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Why social software now?

A small brouhaha is brewhaha-ing over whether “social software” is mere hype. (See Frank Paynter, for example.) After all, the category is about as broad as “software for people” and includes technology as old as holding hands.

And yet it’s the thing I came away from the O’Reilly Conference most excited about.

First, I consider social software actually to be emergent social software. That narrows the field to software that enables groups to form and organize themselves. Yes, it’s still broad but at least it’s not coextensive with any software that has a user interface.

Second, it doesn’t much matter to me whether the software is new or old. I’m excited about the fact that that type of software is now being recognized (i.e., “hyped”) as important. And my question is: Given that most of the software is old, why is this category now becoming hot?

Sure, in part it’s because consultants (like, um, me) and writers (like, um um, me) now have something new to flap their gums about. But, more important, I think and hope it’s because the central idea behind emergent social software is now becoming acceptable: We’re beginning to think that letting groups start without rules, letting people organize themselves as they see fit at the moment and in that context, is actually a good idea and not just a waste of time, a hippy dream, or a threat. Gosh, maybe a wiki isn’t only an invitation to vandals but is a useful way for people to collaborate! But to think so means trusting groups of people to work well together even when their choke collars are undone.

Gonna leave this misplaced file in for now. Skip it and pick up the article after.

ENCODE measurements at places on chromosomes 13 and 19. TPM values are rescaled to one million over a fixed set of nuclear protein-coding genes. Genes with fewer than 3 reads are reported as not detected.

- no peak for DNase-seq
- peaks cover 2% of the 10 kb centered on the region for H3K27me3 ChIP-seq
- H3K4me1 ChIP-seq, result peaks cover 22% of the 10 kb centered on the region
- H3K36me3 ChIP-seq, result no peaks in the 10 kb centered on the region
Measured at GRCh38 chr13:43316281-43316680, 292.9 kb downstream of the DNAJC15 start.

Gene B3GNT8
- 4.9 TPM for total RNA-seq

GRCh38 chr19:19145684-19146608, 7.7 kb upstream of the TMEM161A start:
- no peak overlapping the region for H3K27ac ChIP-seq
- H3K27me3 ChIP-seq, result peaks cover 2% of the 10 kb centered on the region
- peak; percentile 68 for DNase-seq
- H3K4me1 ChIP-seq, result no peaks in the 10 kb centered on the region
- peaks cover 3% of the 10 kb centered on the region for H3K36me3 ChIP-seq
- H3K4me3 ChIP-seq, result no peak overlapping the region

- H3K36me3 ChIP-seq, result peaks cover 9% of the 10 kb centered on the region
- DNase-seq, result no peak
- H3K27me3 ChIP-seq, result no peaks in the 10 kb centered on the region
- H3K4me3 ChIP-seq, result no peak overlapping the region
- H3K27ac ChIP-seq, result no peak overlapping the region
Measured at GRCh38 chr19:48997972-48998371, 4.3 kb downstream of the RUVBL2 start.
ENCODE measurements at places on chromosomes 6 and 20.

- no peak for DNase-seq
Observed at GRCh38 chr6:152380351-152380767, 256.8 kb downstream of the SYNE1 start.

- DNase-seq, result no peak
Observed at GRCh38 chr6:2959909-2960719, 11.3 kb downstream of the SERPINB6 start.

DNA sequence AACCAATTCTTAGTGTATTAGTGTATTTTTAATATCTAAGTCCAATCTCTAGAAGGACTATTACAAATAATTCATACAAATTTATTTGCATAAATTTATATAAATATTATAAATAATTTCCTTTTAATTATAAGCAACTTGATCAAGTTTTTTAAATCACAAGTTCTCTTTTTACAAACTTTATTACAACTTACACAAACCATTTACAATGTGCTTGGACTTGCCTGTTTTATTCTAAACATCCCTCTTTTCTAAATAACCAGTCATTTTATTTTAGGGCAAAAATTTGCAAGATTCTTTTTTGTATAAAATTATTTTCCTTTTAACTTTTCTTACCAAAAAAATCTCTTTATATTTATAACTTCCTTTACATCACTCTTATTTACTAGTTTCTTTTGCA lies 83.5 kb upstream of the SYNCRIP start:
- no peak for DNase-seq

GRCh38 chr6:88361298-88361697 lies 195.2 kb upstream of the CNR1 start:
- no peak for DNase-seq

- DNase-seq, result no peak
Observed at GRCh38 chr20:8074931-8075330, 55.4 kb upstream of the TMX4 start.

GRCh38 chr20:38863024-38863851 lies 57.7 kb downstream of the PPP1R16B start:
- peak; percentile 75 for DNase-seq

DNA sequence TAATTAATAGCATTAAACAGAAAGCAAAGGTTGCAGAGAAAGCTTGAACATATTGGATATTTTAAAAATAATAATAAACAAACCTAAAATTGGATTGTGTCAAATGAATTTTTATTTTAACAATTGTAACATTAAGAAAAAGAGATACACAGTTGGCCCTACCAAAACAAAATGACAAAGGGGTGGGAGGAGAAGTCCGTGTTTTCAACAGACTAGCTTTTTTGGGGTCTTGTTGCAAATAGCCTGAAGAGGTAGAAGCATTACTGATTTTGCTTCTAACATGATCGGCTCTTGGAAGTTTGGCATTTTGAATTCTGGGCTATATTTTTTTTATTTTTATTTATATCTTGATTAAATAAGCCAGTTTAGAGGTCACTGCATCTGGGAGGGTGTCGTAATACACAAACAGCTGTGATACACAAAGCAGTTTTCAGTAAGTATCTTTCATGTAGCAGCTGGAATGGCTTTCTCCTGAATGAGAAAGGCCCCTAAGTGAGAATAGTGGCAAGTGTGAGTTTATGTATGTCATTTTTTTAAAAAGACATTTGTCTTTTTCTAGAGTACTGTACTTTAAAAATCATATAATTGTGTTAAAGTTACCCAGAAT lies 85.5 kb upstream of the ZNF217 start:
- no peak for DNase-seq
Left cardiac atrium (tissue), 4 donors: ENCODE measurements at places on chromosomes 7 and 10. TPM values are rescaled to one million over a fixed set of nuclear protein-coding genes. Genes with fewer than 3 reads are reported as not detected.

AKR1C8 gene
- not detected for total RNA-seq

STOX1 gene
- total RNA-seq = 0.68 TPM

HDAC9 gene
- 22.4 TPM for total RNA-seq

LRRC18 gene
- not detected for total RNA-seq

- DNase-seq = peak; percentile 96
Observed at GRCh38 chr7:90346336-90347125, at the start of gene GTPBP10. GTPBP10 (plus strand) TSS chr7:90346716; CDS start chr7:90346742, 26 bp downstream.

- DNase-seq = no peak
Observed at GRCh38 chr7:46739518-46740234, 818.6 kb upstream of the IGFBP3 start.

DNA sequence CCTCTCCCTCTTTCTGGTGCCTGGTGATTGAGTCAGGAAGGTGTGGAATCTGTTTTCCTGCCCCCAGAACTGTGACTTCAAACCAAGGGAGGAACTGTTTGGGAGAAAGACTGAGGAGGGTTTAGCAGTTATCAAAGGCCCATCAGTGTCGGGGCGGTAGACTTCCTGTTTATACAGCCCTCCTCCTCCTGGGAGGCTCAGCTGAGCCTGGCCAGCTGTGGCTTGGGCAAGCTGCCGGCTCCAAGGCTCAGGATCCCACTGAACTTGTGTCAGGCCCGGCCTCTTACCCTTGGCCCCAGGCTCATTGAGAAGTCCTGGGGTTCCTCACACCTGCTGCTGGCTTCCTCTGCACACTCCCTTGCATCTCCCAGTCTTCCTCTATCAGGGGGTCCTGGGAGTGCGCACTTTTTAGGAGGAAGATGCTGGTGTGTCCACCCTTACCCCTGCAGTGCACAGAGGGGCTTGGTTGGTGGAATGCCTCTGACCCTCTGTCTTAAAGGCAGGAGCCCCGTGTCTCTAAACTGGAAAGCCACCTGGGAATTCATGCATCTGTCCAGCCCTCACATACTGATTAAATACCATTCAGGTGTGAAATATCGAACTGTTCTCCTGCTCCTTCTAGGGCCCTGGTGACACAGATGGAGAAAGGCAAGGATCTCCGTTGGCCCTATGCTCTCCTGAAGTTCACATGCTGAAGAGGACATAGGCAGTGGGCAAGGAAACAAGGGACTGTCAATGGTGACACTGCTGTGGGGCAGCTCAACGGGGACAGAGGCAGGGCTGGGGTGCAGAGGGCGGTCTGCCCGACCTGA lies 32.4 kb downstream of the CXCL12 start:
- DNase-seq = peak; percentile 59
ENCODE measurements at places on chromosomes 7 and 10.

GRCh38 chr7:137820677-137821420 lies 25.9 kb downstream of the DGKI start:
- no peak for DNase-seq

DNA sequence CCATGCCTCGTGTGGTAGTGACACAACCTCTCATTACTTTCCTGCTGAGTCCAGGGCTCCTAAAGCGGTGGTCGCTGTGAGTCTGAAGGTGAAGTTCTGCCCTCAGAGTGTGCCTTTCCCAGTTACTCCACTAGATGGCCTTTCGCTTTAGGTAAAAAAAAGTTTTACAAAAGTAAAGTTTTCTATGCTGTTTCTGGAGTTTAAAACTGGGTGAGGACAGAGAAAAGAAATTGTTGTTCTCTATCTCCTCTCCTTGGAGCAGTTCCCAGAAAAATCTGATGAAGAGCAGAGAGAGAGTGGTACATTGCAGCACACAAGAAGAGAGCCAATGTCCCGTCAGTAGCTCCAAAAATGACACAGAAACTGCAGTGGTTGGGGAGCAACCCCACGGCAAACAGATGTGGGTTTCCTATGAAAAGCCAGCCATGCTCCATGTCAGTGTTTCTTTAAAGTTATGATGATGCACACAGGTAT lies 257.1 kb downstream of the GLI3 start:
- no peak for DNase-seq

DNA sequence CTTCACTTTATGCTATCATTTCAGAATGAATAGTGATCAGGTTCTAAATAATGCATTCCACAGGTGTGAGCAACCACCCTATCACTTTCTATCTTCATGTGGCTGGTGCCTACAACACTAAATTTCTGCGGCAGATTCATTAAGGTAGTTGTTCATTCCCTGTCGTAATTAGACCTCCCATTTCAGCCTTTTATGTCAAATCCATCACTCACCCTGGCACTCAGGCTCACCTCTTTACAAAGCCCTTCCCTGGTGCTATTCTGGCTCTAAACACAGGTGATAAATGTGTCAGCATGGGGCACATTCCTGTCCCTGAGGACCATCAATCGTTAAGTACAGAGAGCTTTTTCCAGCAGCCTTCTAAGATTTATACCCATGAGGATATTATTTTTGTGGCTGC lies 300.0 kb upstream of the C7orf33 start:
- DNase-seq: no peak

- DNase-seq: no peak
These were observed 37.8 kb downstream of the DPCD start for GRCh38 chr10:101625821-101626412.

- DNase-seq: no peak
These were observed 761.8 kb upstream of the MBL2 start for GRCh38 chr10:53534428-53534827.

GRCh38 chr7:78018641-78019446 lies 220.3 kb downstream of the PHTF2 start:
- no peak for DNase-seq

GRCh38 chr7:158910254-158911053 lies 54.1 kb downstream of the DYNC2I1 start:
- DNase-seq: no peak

Much emergent social software may be old hat, but that now we’re willing to recognize its value is pretty damn exciting.

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